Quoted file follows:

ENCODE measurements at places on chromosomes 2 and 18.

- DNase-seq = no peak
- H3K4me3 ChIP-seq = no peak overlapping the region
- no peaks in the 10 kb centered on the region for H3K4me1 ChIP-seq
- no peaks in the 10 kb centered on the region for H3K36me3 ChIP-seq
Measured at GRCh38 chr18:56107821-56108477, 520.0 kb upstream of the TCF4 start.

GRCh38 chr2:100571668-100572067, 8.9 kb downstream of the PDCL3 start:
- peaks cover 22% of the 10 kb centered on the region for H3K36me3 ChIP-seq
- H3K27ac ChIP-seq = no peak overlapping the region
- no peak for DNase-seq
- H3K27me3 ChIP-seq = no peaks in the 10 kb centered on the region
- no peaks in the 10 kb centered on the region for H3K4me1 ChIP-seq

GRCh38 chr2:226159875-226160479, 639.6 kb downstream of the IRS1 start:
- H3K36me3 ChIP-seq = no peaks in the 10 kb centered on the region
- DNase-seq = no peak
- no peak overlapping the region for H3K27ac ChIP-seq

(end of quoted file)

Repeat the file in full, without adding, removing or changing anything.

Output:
ENCODE measurements at places on chromosomes 2 and 18.

- DNase-seq = no peak
- H3K4me3 ChIP-seq = no peak overlapping the region
- no peaks in the 10 kb centered on the region for H3K4me1 ChIP-seq
- no peaks in the 10 kb centered on the region for H3K36me3 ChIP-seq
Measured at GRCh38 chr18:56107821-56108477, 520.0 kb upstream of the TCF4 start.

GRCh38 chr2:100571668-100572067, 8.9 kb downstream of the PDCL3 start:
- peaks cover 22% of the 10 kb centered on the region for H3K36me3 ChIP-seq
- H3K27ac ChIP-seq = no peak overlapping the region
- no peak for DNase-seq
- H3K27me3 ChIP-seq = no peaks in the 10 kb centered on the region
- no peaks in the 10 kb centered on the region for H3K4me1 ChIP-seq

GRCh38 chr2:226159875-226160479, 639.6 kb downstream of the IRS1 start:
- H3K36me3 ChIP-seq = no peaks in the 10 kb centered on the region
- DNase-seq = no peak
- no peak overlapping the region for H3K27ac ChIP-seq